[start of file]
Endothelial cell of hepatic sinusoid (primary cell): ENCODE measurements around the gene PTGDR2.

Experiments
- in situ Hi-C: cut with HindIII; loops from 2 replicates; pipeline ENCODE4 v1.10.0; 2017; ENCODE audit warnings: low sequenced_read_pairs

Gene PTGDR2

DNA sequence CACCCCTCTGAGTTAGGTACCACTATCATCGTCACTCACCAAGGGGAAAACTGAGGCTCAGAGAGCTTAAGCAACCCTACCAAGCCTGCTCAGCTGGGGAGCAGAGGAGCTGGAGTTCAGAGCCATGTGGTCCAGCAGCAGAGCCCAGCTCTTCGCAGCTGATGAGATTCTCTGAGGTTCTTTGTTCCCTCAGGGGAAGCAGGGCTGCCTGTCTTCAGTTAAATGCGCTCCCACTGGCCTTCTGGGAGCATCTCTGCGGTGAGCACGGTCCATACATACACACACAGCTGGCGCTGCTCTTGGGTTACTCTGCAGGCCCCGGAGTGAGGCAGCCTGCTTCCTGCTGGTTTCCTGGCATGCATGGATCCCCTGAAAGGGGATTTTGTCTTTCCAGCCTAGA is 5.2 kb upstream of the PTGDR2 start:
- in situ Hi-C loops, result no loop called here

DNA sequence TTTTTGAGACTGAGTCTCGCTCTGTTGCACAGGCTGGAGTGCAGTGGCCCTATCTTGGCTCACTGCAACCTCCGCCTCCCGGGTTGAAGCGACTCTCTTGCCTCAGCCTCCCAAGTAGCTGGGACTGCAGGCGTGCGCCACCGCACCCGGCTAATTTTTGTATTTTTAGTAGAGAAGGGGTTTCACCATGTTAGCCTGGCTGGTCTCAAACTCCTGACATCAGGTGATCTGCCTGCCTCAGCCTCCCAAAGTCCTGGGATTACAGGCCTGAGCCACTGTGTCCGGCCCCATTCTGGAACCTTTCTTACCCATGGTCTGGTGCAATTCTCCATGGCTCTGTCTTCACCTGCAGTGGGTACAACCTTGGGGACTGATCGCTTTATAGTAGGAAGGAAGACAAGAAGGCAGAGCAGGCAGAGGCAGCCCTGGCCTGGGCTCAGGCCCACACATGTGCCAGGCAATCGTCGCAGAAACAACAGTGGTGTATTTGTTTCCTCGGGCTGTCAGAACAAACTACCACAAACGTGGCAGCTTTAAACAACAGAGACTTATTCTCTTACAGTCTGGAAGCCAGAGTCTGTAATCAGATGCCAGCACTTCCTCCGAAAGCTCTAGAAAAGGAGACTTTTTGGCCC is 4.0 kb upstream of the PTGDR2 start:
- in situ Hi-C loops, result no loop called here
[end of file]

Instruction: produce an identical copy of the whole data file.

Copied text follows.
Endothelial cell of hepatic sinusoid (primary cell): ENCODE measurements around the gene PTGDR2.

Experiments
- in situ Hi-C: cut with HindIII; loops from 2 replicates; pipeline ENCODE4 v1.10.0; 2017; ENCODE audit warnings: low sequenced_read_pairs

Gene PTGDR2

DNA sequence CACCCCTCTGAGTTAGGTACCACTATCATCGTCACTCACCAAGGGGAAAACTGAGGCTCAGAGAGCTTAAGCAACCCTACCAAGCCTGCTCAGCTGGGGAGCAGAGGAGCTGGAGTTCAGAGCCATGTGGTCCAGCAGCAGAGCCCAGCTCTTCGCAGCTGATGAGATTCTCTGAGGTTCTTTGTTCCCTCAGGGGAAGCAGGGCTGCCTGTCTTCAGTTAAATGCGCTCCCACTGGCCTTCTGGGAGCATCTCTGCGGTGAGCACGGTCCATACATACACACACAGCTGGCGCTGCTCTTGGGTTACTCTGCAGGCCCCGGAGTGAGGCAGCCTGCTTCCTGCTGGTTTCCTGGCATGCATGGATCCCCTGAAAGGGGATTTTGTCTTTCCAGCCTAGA is 5.2 kb upstream of the PTGDR2 start:
- in situ Hi-C loops, result no loop called here

DNA sequence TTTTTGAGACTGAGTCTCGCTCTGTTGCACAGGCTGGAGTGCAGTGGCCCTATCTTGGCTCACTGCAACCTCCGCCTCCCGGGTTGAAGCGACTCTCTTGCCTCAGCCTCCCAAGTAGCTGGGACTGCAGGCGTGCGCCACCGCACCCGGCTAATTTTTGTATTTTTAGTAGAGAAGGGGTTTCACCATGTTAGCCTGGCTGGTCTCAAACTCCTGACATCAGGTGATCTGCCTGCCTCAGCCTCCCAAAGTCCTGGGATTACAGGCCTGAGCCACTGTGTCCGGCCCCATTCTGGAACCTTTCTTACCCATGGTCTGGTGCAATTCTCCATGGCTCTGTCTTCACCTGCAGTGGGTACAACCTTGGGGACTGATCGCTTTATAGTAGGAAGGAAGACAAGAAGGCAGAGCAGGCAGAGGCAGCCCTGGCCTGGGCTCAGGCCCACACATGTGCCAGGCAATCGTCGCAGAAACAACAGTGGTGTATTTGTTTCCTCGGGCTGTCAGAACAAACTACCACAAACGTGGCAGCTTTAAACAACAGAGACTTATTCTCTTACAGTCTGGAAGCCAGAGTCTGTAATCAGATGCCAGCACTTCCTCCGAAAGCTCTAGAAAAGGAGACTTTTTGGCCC is 4.0 kb upstream of the PTGDR2 start:
- in situ Hi-C loops, result no loop called here